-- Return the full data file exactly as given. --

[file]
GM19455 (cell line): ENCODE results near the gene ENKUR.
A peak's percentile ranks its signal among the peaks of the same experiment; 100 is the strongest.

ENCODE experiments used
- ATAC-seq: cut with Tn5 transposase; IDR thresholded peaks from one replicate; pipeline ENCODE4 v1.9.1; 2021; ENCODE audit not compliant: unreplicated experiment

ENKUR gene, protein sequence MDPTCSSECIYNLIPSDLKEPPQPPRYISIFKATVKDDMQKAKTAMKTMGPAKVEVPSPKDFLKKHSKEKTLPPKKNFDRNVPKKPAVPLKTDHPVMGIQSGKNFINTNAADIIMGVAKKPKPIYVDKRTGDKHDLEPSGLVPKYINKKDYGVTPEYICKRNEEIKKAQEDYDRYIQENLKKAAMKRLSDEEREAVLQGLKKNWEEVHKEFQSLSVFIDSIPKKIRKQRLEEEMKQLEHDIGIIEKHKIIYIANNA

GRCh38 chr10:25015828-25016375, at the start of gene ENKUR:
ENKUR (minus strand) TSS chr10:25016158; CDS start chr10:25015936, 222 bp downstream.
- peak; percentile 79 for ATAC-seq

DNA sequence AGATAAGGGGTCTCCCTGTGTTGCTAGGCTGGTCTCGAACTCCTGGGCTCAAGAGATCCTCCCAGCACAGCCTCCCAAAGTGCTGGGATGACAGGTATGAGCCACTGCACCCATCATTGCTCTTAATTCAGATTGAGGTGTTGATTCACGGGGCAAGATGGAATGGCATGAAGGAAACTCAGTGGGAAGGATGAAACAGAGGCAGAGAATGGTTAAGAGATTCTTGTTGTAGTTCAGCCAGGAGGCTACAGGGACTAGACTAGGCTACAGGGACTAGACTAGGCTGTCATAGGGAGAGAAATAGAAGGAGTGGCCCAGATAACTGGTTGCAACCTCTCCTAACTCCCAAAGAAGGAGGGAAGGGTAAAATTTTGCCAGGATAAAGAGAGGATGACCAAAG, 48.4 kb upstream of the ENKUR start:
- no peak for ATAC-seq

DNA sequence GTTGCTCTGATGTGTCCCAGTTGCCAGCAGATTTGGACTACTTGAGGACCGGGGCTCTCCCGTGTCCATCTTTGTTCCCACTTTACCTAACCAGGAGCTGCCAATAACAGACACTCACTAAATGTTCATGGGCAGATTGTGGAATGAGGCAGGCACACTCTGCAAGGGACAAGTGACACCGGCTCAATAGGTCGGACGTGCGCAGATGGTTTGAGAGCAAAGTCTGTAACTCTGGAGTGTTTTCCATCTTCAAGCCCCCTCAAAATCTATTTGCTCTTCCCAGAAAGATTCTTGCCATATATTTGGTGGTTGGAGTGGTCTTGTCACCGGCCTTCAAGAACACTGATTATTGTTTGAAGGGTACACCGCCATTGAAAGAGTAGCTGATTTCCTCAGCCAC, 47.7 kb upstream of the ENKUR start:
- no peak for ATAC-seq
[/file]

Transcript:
GM19455 (cell line): ENCODE results near the gene ENKUR.
A peak's percentile ranks its signal among the peaks of the same experiment; 100 is the strongest.

ENCODE experiments used
- ATAC-seq: cut with Tn5 transposase; IDR thresholded peaks from one replicate; pipeline ENCODE4 v1.9.1; 2021; ENCODE audit not compliant: unreplicated experiment

ENKUR gene, protein sequence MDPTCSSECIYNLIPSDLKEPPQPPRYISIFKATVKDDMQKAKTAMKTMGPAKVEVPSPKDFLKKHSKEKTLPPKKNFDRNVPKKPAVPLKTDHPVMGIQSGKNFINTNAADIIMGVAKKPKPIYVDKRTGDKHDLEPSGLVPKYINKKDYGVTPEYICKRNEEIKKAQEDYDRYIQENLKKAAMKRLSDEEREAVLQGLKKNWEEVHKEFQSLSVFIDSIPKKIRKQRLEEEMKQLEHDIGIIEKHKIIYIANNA

GRCh38 chr10:25015828-25016375, at the start of gene ENKUR:
ENKUR (minus strand) TSS chr10:25016158; CDS start chr10:25015936, 222 bp downstream.
- peak; percentile 79 for ATAC-seq

DNA sequence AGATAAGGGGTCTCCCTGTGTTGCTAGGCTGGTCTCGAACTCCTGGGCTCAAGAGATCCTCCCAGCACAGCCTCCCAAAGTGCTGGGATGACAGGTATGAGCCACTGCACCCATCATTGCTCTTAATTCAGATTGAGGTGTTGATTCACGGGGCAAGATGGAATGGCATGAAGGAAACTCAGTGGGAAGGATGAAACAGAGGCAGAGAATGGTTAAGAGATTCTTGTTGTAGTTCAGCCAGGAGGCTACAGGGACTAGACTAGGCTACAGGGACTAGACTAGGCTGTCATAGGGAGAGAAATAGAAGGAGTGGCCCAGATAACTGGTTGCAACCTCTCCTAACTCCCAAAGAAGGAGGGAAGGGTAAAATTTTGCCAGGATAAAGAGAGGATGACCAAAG, 48.4 kb upstream of the ENKUR start:
- no peak for ATAC-seq

DNA sequence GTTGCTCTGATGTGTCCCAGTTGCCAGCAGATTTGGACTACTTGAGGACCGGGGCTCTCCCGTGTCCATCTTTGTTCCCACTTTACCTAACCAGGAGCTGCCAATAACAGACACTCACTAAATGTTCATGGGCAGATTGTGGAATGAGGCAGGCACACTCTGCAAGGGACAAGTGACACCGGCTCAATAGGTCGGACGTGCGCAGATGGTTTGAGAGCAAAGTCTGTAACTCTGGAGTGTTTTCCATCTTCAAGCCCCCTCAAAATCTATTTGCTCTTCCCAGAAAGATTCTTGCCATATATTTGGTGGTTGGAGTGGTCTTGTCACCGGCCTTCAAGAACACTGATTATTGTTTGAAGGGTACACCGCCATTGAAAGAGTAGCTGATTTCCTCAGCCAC, 47.7 kb upstream of the ENKUR start:
- no peak for ATAC-seq